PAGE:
Finally, some atheists assert that the disciples did not tell the truth when they wrote the gospel accounts. But if the gospels had been fabricated, the writers would have to have cast themselves in a good light to add credibility to their tale. That is not how the writers are presented however. The writers are shown to have been cowards who would not stick with Jesus when times got hard. Also, the writers were very careful to distinguish Jesus’ words from their own. If the disciples had put words in Christ’s mouth, they would definitely have including certain items that would have cleared up controversy in the early church. However, that is not what we find. We find that the controversial issues in the early church are issues that Jesus did not discuss. That does not fit with the assertion that the disciples put words in Jesus’ mouth. In addition to those two points, the disciples eventually died for their beliefs. Almost all of them died horrible, torturous deaths. There is no way that they would have gone through the torture that they did indeed go through if they had completely made up the tale of Jesus’ divinity. If you think about these things, the disciples most definitely were telling the truth.
In conclusion, the New Testament documents are reliable. The accuracy of the documents themselves, the fact that original writers were eyewitnesses, and the truthfulness of the disciples all prove this beyond a shadow of a doubt. That gives enormous weight to Christianity!
Monday, April 21, 2008
I think that I really needed to hear what Nick Vujicic had to say. Often times, I do tend to focus on how bad things are, and not how I can serve God despite the “circumstances” that I have in my life. Nick learned how to persevere despite the horrible handicap of having no limbs. He innovated, and trusted God to make his life worthwhile. Who of us has any right to complain after seeing all of the things that Nick has endured? It pains me to see somebody so helpless, and so challenged by simple tasks such as putting shampoo in your hair. But how often have I complained? How often have I complained about the fact that I am dirt poor and have absolutely nothing to my name, complained about loneliness, complained about lack of direction, complained about difficulties in my own life, complained about not getting to do what I would really want to do at a given point in time, or complained about not getting something that I think I am entitled to?
However, after seeing Nick and how he deals with his myriad physical trials, it makes me just praise God for everything He has given me. I mean, I could not imagine living life without a single arm or leg, and Nick does it without any! I seriously do not think I could handle the loss of both of my legs. If I lost one, depending on where it was amputated at, I could possibly get a prosthetic. But both? I really don’t know what I’d do. I mean, no more skiing, no more biking, no more running, no more physical activity of any major sort PERIOD! I could maybe race wheel chairs or something… but how boring would that be? No, I could way more easily take the loss of my arms. I still couldn’t bike or mountainboard, but I could easily continue to ski and run. Yeah, you really don’t need arms to ski. They’re helpful, but you can do without. But being totally limbless? I just praise God for the fact that I have full use of all my extremities! I really do not think I could cope with the “circumstances” that Nick was placed in. Praise God for what he has given me!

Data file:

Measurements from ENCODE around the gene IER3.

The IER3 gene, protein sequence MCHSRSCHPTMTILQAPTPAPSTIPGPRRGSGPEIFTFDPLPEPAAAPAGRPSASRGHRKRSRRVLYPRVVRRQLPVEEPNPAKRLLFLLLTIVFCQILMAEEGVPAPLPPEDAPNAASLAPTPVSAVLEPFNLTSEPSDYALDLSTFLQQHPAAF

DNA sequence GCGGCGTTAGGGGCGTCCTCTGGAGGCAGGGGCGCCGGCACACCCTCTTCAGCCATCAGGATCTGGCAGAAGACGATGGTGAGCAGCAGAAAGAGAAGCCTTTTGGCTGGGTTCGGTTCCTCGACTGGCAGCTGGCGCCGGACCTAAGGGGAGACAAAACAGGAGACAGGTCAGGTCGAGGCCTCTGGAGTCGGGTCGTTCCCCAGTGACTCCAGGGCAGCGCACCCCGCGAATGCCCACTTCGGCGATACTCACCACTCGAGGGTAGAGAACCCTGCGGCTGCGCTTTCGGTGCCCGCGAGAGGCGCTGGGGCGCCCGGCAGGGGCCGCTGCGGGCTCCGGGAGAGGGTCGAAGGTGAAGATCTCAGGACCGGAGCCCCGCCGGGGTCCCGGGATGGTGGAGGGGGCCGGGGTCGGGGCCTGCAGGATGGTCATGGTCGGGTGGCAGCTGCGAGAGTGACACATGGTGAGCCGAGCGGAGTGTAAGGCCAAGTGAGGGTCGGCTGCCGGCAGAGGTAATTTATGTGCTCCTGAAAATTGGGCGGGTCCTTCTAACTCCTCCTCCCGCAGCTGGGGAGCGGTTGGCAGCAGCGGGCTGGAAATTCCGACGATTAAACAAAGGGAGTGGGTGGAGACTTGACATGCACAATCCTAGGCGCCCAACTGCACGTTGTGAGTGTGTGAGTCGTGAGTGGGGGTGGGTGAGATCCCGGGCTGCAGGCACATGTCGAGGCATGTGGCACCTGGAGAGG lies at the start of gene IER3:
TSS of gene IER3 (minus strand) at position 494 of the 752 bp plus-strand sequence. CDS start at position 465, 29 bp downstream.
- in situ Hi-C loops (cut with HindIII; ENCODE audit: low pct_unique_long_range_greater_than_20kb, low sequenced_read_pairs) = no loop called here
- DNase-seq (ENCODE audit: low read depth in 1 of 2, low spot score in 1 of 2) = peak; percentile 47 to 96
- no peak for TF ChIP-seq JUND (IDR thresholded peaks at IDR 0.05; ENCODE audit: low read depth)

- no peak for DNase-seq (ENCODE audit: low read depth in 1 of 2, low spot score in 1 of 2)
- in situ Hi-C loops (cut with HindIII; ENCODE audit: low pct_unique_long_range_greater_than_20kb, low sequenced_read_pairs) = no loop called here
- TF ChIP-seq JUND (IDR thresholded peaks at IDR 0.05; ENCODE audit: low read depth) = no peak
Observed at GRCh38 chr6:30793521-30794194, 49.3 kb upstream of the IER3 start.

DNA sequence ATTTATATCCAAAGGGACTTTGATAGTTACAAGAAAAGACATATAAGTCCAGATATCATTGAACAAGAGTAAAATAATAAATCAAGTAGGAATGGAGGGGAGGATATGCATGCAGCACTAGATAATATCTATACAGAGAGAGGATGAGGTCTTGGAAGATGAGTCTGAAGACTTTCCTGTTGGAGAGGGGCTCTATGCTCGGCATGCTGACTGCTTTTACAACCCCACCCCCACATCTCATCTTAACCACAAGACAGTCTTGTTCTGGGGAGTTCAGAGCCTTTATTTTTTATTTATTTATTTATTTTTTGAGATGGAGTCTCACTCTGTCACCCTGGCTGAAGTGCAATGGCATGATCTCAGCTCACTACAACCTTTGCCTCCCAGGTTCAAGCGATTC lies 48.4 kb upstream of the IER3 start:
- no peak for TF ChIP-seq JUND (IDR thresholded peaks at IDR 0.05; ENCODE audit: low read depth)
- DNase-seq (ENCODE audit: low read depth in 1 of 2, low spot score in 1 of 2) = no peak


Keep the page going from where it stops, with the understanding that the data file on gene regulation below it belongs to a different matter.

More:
Tuesday, April 8, 2008
(I'm going to need to come up with a way to abbreviate that. JDX1? No. My new Jamis? Eh, its ok. Jamis it is.)Anyhow, its dirt season, but we still have a 130 some in. base at the summit of Big Mtn., with almost 60 in" in the village at roughly 4000'. The valley floor is at 3000, and is only mostly clear of snow. I have heard of some trails down lower in the valley, but I'm guessing even those are going to be way too soupy to ride, especially not knowing the trails in the first place (it could make for a looong, grueling ride... which I have had several of already this year.)
So I've already got 10 days in the saddle, all of which have been road rides, and frankly, I'm ready to rip singletrack. But no singletrack to be had.
So I wander, not like a lost alley cat without a home, but more like a mountain lion on the roam. I suppose it depends on the time of day.
Monday, April 7, 2008
Sunday, April 6, 2008
It makes me sad.
At least all the snow could melt so we could get on with the bike season.